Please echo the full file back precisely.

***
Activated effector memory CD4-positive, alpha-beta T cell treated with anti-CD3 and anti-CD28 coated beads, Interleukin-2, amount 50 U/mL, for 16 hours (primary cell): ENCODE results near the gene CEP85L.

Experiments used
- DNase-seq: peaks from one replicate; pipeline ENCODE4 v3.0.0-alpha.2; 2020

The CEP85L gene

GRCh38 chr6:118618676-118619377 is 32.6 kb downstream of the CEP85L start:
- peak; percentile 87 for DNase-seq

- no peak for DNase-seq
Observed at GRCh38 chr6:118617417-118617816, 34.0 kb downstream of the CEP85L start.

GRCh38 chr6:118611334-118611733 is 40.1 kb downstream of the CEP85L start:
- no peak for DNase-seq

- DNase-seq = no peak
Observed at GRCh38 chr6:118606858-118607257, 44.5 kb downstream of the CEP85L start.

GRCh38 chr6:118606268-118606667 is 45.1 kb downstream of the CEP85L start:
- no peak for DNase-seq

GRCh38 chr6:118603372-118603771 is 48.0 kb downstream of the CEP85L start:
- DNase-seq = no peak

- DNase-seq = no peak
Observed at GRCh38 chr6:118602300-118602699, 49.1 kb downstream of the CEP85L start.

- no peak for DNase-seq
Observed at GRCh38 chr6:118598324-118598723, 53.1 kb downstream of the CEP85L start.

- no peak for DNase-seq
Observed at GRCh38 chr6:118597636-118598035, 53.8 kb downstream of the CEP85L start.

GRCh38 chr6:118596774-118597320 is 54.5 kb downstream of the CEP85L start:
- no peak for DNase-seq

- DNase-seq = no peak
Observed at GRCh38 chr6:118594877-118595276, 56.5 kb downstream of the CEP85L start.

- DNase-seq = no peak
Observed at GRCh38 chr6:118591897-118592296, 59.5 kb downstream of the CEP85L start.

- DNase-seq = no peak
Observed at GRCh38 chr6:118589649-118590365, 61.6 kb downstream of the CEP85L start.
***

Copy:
Activated effector memory CD4-positive, alpha-beta T cell treated with anti-CD3 and anti-CD28 coated beads, Interleukin-2, amount 50 U/mL, for 16 hours (primary cell): ENCODE results near the gene CEP85L.

Experiments used
- DNase-seq: peaks from one replicate; pipeline ENCODE4 v3.0.0-alpha.2; 2020

The CEP85L gene

GRCh38 chr6:118618676-118619377 is 32.6 kb downstream of the CEP85L start:
- peak; percentile 87 for DNase-seq

- no peak for DNase-seq
Observed at GRCh38 chr6:118617417-118617816, 34.0 kb downstream of the CEP85L start.

GRCh38 chr6:118611334-118611733 is 40.1 kb downstream of the CEP85L start:
- no peak for DNase-seq

- DNase-seq = no peak
Observed at GRCh38 chr6:118606858-118607257, 44.5 kb downstream of the CEP85L start.

GRCh38 chr6:118606268-118606667 is 45.1 kb downstream of the CEP85L start:
- no peak for DNase-seq

GRCh38 chr6:118603372-118603771 is 48.0 kb downstream of the CEP85L start:
- DNase-seq = no peak

- DNase-seq = no peak
Observed at GRCh38 chr6:118602300-118602699, 49.1 kb downstream of the CEP85L start.

- no peak for DNase-seq
Observed at GRCh38 chr6:118598324-118598723, 53.1 kb downstream of the CEP85L start.

- no peak for DNase-seq
Observed at GRCh38 chr6:118597636-118598035, 53.8 kb downstream of the CEP85L start.

GRCh38 chr6:118596774-118597320 is 54.5 kb downstream of the CEP85L start:
- no peak for DNase-seq

- DNase-seq = no peak
Observed at GRCh38 chr6:118594877-118595276, 56.5 kb downstream of the CEP85L start.

- DNase-seq = no peak
Observed at GRCh38 chr6:118591897-118592296, 59.5 kb downstream of the CEP85L start.

- DNase-seq = no peak
Observed at GRCh38 chr6:118589649-118590365, 61.6 kb downstream of the CEP85L start.